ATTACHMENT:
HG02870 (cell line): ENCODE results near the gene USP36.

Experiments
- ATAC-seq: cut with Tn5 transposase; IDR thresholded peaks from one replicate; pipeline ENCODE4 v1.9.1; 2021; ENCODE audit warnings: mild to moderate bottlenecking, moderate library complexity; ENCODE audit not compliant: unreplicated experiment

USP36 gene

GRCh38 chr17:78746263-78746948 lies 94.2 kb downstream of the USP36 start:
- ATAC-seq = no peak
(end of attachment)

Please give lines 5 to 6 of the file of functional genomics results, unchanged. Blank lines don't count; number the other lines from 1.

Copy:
GRCh38 chr17:78746263-78746948 lies 94.2 kb downstream of the USP36 start:
- ATAC-seq = no peak